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Source: (consider it) Thread: Sherlock - triumphant return or disappointment?
Robert Armin

All licens'd fool
# 182

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Is the series turning into "The Holmes and Watson Show"? Light hearted banter between two funny men, in the style of Morecombe and Wise? Tonight will tell, but that's the feeling I'm getting about this season.

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Pine Marten
Shipmate
# 11068

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I noticed that this evening's ep is written by Steven Moffat - I hope it'll be alright.... [Ultra confused]

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Wesley J

Silly Shipmate
# 6075

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Looking good so far, I'd say. [Smile]

ETA: And there's a Q&A with Messrs Moffat and Gatiss live here, from 10.00 to 10.30pm GMT, just after the ep. They warn of spoilers, though.

[ 12. January 2014, 20:18: Message edited by: Wesley J ]

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Smudgie

Ship's Barnacle
# 2716

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Can't get into it at all. And fed up that Sherlock, like Doctor Who, has got all "soap opera-ey". Maybe a second watching will help.

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Wesley J

Silly Shipmate
# 6075

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You're right. The series is like Jesus: we're hoping for the second coming, to clarify stuff. Thus I'll have to watch again, too.

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Be it as it may: Wesley J will stay. --- Euthanasia, that sounds good. An alpine neutral neighbourhood. Then back to Britain, all dressed in wood. Things were gonna get worse. (John Cooper Clarke)

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Sparrow
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# 2458

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Bwaaaahaaahaaahaaaaah!

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Doublethink.
Ship's Foolwise Unperson
# 1984

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Well I enjoyed that - still not very puzzley though.

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All political thinking for years past has been vitiated in the same way. People can foresee the future only when it coincides with their own wishes, and the most grossly obvious facts can be ignored when they are unwelcome. George Orwell

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Doublethink.
Ship's Foolwise Unperson
# 1984

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Looked at the wiki on the original story, which I vaguely remembered, and have to say it wasn't that puzzley either !

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All political thinking for years past has been vitiated in the same way. People can foresee the future only when it coincides with their own wishes, and the most grossly obvious facts can be ignored when they are unwelcome. George Orwell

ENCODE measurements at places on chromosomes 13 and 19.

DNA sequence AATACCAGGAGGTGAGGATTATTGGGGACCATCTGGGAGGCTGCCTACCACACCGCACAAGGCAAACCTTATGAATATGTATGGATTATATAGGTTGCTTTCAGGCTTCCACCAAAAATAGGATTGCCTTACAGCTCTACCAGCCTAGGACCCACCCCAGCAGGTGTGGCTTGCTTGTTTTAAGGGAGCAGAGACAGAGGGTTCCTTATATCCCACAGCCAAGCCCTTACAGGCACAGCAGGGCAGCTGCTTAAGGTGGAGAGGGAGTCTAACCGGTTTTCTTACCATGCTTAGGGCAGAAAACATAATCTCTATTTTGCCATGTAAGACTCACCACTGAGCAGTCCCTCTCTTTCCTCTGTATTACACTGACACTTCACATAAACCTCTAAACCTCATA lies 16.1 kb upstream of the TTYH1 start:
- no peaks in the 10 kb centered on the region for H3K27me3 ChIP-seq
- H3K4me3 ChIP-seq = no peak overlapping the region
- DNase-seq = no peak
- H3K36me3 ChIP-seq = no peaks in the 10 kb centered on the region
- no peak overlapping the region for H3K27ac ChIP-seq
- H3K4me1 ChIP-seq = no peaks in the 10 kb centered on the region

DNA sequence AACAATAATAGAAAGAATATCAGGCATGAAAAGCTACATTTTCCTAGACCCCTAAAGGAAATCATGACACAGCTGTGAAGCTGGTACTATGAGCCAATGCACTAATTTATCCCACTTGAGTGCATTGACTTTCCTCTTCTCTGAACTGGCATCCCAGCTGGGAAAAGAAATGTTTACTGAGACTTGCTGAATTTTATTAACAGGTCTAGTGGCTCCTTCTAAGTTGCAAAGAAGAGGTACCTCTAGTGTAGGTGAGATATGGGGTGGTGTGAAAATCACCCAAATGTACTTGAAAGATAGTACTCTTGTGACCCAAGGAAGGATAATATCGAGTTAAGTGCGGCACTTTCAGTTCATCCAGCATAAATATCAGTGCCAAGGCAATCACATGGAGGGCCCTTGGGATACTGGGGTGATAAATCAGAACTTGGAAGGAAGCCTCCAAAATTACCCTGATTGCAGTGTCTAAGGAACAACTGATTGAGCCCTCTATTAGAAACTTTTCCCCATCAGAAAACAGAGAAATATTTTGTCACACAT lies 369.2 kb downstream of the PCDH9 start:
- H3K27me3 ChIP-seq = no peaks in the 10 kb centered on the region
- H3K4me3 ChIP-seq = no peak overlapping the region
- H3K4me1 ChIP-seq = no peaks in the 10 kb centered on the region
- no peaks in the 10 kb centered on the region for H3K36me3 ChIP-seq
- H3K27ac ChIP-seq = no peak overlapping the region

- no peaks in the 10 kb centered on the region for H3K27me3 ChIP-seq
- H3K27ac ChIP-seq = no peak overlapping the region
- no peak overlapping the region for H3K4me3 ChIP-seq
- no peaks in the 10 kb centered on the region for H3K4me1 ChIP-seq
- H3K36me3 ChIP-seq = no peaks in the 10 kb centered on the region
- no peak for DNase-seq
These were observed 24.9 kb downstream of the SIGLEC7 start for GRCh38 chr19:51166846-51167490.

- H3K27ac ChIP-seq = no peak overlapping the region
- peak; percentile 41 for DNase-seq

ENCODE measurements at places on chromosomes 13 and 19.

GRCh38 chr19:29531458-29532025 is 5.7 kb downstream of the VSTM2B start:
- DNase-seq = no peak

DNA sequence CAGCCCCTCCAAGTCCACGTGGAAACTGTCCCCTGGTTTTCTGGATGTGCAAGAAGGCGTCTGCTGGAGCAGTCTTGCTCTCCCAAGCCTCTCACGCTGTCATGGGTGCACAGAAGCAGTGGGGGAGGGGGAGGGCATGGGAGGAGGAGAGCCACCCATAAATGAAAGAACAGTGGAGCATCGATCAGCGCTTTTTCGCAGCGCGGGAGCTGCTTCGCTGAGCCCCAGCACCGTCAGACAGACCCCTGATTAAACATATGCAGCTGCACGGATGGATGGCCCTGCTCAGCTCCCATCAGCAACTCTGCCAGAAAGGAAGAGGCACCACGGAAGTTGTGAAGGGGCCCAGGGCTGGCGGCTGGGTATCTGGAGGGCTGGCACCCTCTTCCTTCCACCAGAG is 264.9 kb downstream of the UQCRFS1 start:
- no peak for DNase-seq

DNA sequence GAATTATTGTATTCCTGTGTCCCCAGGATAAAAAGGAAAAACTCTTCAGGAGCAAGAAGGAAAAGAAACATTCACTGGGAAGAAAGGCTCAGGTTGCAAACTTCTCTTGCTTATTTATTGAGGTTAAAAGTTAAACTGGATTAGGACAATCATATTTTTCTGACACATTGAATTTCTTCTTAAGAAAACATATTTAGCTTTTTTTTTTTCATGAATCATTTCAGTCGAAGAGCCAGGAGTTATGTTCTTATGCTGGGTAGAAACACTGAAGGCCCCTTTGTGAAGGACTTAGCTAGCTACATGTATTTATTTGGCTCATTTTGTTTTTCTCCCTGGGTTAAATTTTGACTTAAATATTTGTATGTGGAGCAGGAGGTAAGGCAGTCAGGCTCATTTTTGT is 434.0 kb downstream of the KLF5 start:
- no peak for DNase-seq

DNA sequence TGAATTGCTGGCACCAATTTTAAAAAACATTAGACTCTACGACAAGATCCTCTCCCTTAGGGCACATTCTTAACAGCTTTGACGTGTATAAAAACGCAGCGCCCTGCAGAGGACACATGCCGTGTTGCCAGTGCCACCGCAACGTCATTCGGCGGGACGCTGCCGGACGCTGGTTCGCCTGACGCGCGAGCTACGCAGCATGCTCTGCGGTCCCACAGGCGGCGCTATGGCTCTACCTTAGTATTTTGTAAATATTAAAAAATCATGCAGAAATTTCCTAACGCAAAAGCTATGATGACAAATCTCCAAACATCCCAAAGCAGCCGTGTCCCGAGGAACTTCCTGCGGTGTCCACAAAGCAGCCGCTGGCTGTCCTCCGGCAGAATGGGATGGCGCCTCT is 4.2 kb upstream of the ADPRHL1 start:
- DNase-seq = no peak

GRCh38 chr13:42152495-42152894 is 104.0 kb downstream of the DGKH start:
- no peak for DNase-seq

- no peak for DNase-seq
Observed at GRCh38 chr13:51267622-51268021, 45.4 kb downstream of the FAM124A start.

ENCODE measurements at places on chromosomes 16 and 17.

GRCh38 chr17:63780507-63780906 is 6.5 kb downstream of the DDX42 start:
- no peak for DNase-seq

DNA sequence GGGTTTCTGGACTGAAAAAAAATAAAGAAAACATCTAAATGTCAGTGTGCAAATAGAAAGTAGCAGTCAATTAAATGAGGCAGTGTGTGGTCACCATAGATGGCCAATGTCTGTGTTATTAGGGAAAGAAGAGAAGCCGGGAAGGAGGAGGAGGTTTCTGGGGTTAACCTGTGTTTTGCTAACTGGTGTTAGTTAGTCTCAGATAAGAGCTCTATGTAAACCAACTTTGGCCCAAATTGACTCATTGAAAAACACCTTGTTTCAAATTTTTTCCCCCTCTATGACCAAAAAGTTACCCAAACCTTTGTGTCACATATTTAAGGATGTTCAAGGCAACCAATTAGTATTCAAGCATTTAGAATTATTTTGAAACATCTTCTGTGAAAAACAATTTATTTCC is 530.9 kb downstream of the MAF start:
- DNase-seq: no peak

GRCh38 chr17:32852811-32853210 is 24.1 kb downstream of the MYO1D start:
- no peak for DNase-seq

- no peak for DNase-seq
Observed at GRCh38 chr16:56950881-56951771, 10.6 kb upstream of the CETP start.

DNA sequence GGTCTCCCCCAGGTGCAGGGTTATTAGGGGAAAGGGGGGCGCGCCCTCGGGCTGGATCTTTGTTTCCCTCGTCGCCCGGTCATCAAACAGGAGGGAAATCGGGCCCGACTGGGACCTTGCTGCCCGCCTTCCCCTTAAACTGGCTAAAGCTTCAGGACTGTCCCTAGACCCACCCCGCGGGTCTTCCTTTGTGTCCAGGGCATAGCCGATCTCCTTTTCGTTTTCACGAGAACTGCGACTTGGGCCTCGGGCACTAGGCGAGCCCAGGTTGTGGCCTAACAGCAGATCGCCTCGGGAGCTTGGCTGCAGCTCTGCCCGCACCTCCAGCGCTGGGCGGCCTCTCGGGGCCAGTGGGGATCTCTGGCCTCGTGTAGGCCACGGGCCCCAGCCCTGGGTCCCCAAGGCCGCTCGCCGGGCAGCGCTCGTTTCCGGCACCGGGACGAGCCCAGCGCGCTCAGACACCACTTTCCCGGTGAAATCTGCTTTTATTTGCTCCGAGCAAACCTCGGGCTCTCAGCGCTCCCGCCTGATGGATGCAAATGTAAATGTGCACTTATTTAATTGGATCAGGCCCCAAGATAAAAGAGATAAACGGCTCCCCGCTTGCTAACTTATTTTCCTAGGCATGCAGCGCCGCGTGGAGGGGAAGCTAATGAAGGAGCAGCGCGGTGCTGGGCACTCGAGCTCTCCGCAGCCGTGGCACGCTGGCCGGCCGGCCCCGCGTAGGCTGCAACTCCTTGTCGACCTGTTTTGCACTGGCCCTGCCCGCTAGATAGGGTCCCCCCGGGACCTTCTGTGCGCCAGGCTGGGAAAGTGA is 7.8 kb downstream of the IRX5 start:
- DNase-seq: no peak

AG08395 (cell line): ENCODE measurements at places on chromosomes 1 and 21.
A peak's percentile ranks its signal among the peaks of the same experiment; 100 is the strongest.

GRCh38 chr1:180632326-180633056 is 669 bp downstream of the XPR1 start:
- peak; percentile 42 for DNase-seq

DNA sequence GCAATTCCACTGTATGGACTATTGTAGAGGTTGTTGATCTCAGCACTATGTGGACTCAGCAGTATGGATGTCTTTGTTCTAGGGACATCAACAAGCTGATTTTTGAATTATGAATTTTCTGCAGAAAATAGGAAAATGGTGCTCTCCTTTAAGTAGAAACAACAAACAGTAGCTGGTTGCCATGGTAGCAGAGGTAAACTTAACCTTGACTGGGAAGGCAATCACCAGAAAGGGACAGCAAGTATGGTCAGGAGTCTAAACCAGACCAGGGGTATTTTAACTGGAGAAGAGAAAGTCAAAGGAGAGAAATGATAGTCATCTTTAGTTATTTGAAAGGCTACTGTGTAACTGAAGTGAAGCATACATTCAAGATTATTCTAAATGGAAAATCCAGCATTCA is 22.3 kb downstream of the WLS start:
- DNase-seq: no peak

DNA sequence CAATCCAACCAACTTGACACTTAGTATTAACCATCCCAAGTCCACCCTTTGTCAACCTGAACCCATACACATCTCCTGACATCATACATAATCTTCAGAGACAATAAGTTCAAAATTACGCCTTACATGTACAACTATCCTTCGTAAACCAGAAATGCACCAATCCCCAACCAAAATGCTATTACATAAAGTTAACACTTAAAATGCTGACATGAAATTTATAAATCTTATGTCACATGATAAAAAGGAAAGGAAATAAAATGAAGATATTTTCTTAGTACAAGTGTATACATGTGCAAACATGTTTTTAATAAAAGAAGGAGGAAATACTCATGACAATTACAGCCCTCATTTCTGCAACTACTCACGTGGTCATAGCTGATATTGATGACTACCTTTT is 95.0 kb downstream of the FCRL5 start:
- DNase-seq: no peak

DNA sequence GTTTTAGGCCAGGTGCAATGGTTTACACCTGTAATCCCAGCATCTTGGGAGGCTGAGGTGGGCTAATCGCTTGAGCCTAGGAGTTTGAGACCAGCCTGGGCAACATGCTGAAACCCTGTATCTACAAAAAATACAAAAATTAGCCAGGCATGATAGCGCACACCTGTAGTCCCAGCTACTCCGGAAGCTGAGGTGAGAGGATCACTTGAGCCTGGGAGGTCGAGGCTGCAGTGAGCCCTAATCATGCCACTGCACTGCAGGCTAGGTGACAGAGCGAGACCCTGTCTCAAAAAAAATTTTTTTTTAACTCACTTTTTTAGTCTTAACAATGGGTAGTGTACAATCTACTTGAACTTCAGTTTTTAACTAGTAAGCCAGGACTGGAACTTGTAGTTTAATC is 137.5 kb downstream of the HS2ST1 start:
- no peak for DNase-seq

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Penny S
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# 14768

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So they never checked, with him being on the top of Molly's building and all, that he was actually dead? (I had written off the obvious lack of pink blobby bits and skull fragments as being tasteful.) It does rule out the using his body for Sherlock, doesn't it? Maybe they'll deign to let us know the whole truth about that episode next time, when the third episode of the Hobbit has been done. (Apropos of which, I'm expecting three full length episodes of "Farmer Giles of Ham" from that stable.)
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Doublethink.
Ship's Foolwise Unperson
# 1984

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Just because someone broadcasts a film of Moriarty doesn't mean he is alive.

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All political thinking for years past has been vitiated in the same way. People can foresee the future only when it coincides with their own wishes, and the most grossly obvious facts can be ignored when they are unwelcome. George Orwell

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Lucia

Looking for light
# 15201

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I found that much more gripping to watch than the first two episodes in this series! So Mary has a 'past'. I had wondered why the word liar appeared in the words around her of Sherlock's observations in the first episode.
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balaam

Making an ass of myself
# 4543

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quote:
Originally posted by Doublethink:
Looked at the wiki on the original story, which I vaguely remembered, and have to say it wasn't that puzzley either !

It was based on two separate stories, with bits of others thrown in. Add to that the complete re-writing of Mary Watson and it's hardly surprising it was complicated. But I liked it.

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Jay-Emm
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# 11411

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quote:
Originally posted by Penny S:
(Apropos of which, I'm expecting three full length episodes of "Farmer Giles of Ham" from that stable.)

What!!!! You need that just for the fight with the giant.

Enjoyed Sherlock tonight. Half predicted the curious incident twist mid-episode, whereas at the earlier twist-point had just remembered the blackmail story plot and didn't look at the time.

I also kind of enjoyed last weeks if it'd been the filler between two 'normal'* episodes, and the first on a similar basis except for the fact they had made promises.

Am finding the use of both flashbacks and mental images and thought experiments confusing.

*yes I know there aren't really enough episodes for a normal to be defined.

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Pine Marten
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# 11068